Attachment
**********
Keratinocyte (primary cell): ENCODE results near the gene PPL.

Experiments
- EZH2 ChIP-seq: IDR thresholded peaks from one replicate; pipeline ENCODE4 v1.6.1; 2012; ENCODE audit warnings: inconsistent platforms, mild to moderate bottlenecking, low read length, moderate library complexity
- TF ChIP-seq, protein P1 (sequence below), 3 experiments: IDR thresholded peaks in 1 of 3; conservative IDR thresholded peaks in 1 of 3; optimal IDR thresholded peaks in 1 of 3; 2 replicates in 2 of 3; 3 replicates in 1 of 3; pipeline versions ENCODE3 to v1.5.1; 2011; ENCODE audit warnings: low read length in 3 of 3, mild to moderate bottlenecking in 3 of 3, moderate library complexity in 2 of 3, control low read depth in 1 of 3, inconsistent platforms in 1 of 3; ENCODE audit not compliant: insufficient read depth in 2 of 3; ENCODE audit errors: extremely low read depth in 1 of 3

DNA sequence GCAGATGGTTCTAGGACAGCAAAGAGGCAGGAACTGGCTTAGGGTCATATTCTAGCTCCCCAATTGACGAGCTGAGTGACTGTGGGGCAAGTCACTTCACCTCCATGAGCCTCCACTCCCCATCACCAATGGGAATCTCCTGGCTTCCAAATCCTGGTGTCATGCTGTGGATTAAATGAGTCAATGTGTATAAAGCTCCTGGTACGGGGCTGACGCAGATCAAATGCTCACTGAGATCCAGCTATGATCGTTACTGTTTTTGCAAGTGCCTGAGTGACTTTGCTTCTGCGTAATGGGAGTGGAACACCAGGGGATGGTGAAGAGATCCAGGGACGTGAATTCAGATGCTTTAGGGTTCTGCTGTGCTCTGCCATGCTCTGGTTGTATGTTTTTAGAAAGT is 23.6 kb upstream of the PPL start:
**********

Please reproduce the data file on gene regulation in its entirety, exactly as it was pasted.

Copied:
Keratinocyte (primary cell): ENCODE results near the gene PPL.

Experiments
- EZH2 ChIP-seq: IDR thresholded peaks from one replicate; pipeline ENCODE4 v1.6.1; 2012; ENCODE audit warnings: inconsistent platforms, mild to moderate bottlenecking, low read length, moderate library complexity
- TF ChIP-seq, protein P1 (sequence below), 3 experiments: IDR thresholded peaks in 1 of 3; conservative IDR thresholded peaks in 1 of 3; optimal IDR thresholded peaks in 1 of 3; 2 replicates in 2 of 3; 3 replicates in 1 of 3; pipeline versions ENCODE3 to v1.5.1; 2011; ENCODE audit warnings: low read length in 3 of 3, mild to moderate bottlenecking in 3 of 3, moderate library complexity in 2 of 3, control low read depth in 1 of 3, inconsistent platforms in 1 of 3; ENCODE audit not compliant: insufficient read depth in 2 of 3; ENCODE audit errors: extremely low read depth in 1 of 3

DNA sequence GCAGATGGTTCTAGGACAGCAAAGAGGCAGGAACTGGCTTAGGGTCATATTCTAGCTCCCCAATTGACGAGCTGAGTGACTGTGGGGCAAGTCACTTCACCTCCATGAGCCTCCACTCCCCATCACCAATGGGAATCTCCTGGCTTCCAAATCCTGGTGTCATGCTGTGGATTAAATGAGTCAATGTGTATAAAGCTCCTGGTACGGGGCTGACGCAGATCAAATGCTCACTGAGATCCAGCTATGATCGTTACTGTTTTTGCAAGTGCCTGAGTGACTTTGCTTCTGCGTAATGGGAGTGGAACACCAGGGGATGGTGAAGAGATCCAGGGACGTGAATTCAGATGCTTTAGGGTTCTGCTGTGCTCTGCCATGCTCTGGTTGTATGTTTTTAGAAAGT is 23.6 kb upstream of the PPL start: